QFT

    They have come along way in the last few years, they used to be downright abysmal, but I would still stay 10ft away. The only time I have ever actually seen capacitor fatigue was in a Asrock.

    I would much rather have 4GBs of current technology then 8GBs of a standard that is on its way out. don't get me wrong, I have ddr2 and do not plan to make the jump for awhile. But why would you buy a generation back?
     
  11. 04ihegba

    04ihegba TS Rookie Posts: 57

    Since then, AsRock have upped themselves to their owners (ASUS) level of quality, using their parts and (japanese) capacitors at a lower price (oh the joys of buying in bulk), and now I can honestly swear by them. I have built a good near 20 PCs with them (8 of which were for family and friends) and never encountered a problem, and that "sugary coffee" mobo still works fine now even though the thing is over 3 years old.

    The Gigabyte Intel board I had before that died of capacitor fatigue, incidentally. The only other 2 Gigabyte boards I have installed have both failed. Maybe I'm just a Gigabyte failure magnet, but I dont belive Gigabyte offers anywhere near the reliability of ASUS or their daughter company, AsRock.

    DDR 3 is about as much proven tech as Windows 7 is. It has had a fairly decent run, but cannot currently be compared with the reliability of DDR2 simply due to the fact that DDR2 has had time to season and go through many redesigns. Plus its very cheap and I don't believe the OP is a gamer who would benefit from DDR3 at the price point and risk of using newer less reliable tech.
     
     
  12. 04ihegba

    04ihegba TS Rookie Posts: 57

    Sorry to doublepost, but I thought I would point this out.

    8GBs of DDR2 is around the price of 2GB of Current gen DDR3 unless you buy the original 2 volters which are cheap as they are very dangerous territory.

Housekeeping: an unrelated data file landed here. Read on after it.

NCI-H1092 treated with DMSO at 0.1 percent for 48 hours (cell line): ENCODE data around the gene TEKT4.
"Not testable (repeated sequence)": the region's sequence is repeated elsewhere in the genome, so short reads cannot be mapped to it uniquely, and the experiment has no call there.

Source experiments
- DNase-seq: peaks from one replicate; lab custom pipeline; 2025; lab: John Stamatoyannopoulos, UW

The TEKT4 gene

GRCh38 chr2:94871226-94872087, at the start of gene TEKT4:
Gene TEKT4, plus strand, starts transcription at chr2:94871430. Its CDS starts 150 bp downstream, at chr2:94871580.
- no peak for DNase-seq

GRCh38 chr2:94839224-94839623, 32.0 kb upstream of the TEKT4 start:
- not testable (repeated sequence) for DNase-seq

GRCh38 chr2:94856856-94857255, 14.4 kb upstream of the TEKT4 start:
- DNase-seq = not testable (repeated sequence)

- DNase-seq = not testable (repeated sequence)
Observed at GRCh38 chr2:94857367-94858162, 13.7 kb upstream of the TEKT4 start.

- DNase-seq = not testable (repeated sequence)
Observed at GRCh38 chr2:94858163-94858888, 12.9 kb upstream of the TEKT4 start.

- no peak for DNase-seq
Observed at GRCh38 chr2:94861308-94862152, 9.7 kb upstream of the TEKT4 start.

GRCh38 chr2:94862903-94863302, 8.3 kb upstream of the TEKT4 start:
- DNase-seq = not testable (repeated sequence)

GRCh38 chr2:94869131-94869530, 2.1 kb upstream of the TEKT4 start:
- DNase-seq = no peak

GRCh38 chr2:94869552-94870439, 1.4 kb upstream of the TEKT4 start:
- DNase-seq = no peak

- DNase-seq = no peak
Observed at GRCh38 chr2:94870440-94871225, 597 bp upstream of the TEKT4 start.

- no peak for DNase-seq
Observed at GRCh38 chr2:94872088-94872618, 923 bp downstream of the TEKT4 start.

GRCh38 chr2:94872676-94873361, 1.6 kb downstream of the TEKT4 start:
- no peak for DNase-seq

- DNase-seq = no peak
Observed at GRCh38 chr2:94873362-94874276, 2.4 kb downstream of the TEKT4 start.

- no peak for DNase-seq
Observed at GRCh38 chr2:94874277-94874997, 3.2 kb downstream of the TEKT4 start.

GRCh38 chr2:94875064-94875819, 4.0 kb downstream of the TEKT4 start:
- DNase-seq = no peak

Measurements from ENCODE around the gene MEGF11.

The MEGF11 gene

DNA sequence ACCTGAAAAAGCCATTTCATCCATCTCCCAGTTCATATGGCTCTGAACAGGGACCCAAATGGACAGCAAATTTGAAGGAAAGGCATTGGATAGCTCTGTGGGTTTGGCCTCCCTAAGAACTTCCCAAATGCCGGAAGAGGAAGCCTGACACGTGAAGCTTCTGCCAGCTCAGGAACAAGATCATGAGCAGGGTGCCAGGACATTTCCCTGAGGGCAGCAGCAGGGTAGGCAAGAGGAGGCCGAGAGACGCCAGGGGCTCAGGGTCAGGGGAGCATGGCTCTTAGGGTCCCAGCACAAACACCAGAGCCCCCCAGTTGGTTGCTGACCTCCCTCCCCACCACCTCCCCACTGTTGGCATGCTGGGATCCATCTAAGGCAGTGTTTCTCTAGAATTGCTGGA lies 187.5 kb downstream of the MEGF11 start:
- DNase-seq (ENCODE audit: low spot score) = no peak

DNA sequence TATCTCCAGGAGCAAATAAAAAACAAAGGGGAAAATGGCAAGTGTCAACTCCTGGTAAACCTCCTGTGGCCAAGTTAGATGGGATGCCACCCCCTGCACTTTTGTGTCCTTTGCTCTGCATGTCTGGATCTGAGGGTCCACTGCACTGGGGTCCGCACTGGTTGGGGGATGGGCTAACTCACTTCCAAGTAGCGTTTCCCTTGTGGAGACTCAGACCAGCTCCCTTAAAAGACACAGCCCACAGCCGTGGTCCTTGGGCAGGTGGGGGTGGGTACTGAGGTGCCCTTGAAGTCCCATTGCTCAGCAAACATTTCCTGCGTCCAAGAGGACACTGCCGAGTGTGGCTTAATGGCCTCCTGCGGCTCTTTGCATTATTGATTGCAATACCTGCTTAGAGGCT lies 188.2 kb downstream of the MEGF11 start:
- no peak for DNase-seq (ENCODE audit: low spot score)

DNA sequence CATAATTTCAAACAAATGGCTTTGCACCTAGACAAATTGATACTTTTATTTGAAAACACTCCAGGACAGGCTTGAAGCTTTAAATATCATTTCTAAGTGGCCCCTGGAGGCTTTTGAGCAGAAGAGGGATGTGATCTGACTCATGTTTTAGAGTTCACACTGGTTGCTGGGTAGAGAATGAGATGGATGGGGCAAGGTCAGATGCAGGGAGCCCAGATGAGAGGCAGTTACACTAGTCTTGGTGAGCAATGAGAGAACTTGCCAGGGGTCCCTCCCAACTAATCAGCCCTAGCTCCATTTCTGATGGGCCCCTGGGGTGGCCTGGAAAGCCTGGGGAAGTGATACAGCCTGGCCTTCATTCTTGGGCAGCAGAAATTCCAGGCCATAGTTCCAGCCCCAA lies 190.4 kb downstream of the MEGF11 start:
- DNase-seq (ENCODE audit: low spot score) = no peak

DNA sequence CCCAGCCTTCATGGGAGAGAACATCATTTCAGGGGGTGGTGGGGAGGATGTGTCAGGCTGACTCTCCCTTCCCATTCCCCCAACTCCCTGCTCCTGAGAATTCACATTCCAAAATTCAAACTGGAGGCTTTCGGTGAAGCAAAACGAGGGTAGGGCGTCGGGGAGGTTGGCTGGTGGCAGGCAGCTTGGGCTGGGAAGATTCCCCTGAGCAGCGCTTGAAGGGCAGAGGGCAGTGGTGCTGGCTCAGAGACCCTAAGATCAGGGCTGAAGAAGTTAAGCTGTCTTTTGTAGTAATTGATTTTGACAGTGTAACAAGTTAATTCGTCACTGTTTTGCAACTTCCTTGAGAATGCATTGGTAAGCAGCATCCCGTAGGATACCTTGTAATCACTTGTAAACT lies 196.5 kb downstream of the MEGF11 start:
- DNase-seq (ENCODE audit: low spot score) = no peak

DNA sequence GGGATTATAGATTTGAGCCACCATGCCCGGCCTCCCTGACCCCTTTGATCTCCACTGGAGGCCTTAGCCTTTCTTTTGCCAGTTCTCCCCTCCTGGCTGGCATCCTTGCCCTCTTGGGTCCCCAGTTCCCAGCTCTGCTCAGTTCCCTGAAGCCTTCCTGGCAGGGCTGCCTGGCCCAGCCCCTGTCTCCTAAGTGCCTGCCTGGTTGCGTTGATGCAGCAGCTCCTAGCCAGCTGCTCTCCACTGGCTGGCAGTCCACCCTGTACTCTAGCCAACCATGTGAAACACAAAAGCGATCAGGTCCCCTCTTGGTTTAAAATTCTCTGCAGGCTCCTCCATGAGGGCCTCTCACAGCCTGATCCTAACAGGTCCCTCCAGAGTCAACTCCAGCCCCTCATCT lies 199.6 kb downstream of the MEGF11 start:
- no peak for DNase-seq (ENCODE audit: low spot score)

13. red1776

    red1776 Omnipotent Ruler of the Universe Posts: 5,914   +93

    they have not, and they are still an entry level board.

    anecdotal, and its not even debatable that Gigabyte is of higher quality. and you "not believing it" does not make it so.

    that doesn't even make sense. comparing an unfinished beta operating system that has not even been released ,with a hardware technology has has been out since 2007. and rolled out over a year ago.
     
  14. klepto12

    klepto12 TechSpot Paladin Posts: 1,364   +9

    Gigabyte and asus would be my top pics for best MBs made at this time
     
  15. hellokitty[hk]

    hellokitty[hk] Hello, nice to meet you! Posts: 4,378   +127

    Just go with Asus then O.O.
    I like Gigabyte.
    AsRock isn't bad.
     
  16. 04ihegba

    04ihegba TS Rookie Posts: 57

    Entry Level does not mean unreliable, I am not claiming they make better boards here, simply that they make reliable boards, more so in my experience than Gigabyte boards. They remind me of Foxconn, sacrificing bells and whistles for stuff that just works. No gimmicks, just reference designs. Also, I am recommending them over ASUS boards simply because of price when, if you actually look at the parts list now the majority of the sourced chips are identical to those used by ASUS, as its more economical for ASUS to unify the parts pool. The price difference and fact they are considered "entry level" is merely brand snobbery and that accounts for the extra you pay for. If Asrock were truly "entry level", they would not make 3 way SLi boards, X58 chipset mobos and other high performance gear aimed at non- entry level users.


    DDR3 is emerging tech. We saw in the i7 1.65v **** up that the tech was still new enough to cause problems with hardware. Whilst that was a while ago, its still new enough to be more likely of facing problems than DDR2, and has little noticeable benefits if your not a gamer or heavy 3DS Max etc. user.